I'd like the study to be nonsense, but a quick review of the paper doesn't reveal it to be self-evidently so. Still, a couple of points spring to mind. First, it doesn't compare children in daycare to children not in daycare, it compares children in Quebec before the program to children in Quebec after the program. This blog post argues that that makes the study worthless: you can't tell whether the effects measured are occuring in children in daycare or not in daycare. Second, it also, oddly, uses 6-11 year-olds, unaffected by the program, as a control group to compare to the 0-4 year olds who were affected; the way they did this may have been reasonable, but I have to say I don't understand it -- they're comparing behaviors that, while they may be named the same thing (e.g., 'hyperactivity', 'aggression') seem to me to be very difficult to compare across those age groups. Third, it talks about 'significant' negative effects -- while it may measure effects that are statistically significant, in the sense of being reliably measurable, I'm not clear that it claims that they are significant in the sense of being important. There was a study that came out a year or two ago that showed that children in daycare were significantly more aggressive than children not in daycare -- the results in that case could as easily have been presented as 'less retiring' than 'more aggressive', given that there wasn't any particular increase in problematic aggression, just a higher average score on scales measuring aggression.

I'll be interested to see further coverage of this study, in any case.


 

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The Age of AIDS

Posted by Becks
on 06.14.06

PBS finally has a transcript of their "The Age of AIDS" episode up on their web site. I've been wanting to link to this since I saw it last week.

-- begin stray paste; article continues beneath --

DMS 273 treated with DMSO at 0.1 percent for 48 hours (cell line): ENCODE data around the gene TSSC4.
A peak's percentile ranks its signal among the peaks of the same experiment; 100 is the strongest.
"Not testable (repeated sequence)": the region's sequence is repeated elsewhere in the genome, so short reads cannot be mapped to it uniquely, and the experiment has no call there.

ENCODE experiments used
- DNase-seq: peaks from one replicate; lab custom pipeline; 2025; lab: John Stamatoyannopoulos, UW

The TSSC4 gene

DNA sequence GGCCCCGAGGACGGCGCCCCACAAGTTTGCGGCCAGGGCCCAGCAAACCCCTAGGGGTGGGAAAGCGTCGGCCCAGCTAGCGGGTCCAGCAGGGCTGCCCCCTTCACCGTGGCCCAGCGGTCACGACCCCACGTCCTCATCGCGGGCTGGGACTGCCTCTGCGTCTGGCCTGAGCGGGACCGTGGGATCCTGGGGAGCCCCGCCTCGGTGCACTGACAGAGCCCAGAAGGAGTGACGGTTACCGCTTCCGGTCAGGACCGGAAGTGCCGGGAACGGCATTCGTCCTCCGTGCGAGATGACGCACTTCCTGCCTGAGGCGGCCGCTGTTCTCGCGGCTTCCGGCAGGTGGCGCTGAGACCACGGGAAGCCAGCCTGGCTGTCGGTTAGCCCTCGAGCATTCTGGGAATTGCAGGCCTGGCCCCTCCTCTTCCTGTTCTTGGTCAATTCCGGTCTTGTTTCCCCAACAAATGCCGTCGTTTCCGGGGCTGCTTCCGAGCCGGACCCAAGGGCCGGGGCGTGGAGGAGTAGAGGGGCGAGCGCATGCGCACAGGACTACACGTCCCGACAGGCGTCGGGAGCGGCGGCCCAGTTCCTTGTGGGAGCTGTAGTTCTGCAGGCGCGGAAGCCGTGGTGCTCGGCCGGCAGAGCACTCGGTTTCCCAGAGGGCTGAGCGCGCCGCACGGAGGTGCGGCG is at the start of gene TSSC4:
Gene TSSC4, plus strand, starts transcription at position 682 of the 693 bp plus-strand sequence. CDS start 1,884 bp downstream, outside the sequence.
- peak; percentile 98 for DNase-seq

All of the scientists and researchers and even the Reagan staffers interviewed for the show said they wished they had known at the time how bad the AIDS crisis was going to become and regretted that they didn't do more to stop it. Many looked tearful or pained as they described the mistakes and miscalculations they made at the time that allowed the disease to spread.

And then there was Margaret Heckler, Reagan's Secretary of Health and Human Services. I'd like to think there's a special place in hell being set aside for her: "The budget was out of control. I knew the country needed to have fiscal restraint.... I think that we could not have gained anything more by increasing the cash expenditures."

NARRATOR: The epidemic had begun in the first months of the Reagan administration, which had come to power with a mandate to cut taxes and reduce the size of government.
Pres. RONALD REAGAN: It is time to get government back within its means and to lighten our punitive tax burden. And these will be our first priorities, and on these principles there will be no compromise!
MARGARET HECKLER, Secy. of Health & Human Services 1983-85: The budget was out of control. I knew the country needed to have fiscal restraint. The president was right.
NARRATOR: Margaret Heckler became Reagan's secretary of health and human services in 1983. She says she was looking to the scientists to set her priorities on AIDS.
MARGARET HECKLER: AIDS was a mystery. It was a puzzlement even to the scientists. And before we knew what to do or how much it would cost or anything like that, we needed to find out what the scientists could tell us. And my goal was simply to expedite the process.
NARRATOR: But at the CDC, an agency Heckler supervised, officials said their efforts had been severely hurt by the budget cuts.
WALTER DOWDLE, Ph.D., Director, CDC 1989-90: The Reagan administration had come in, and there was a mandate to cut all government activities, but CDC was slated to be cut by at least 25 percent. There was no travel allowed at all. And so therefore, we virtually had our hands tied.
DON FRANCIS, M.D., CDC 1972-92: My area of responsibility at the time was to establish a laboratory to investigate the cause, develop a blood test, and do all of these things. And we really had nothing for the first two years, essentially nothing. We had to steal equipment from the other laboratories. We had to dig out space, and we had to- this was not an appropriate response to a disease that had a mortality that looked like greater than most other infections that we had to deal with.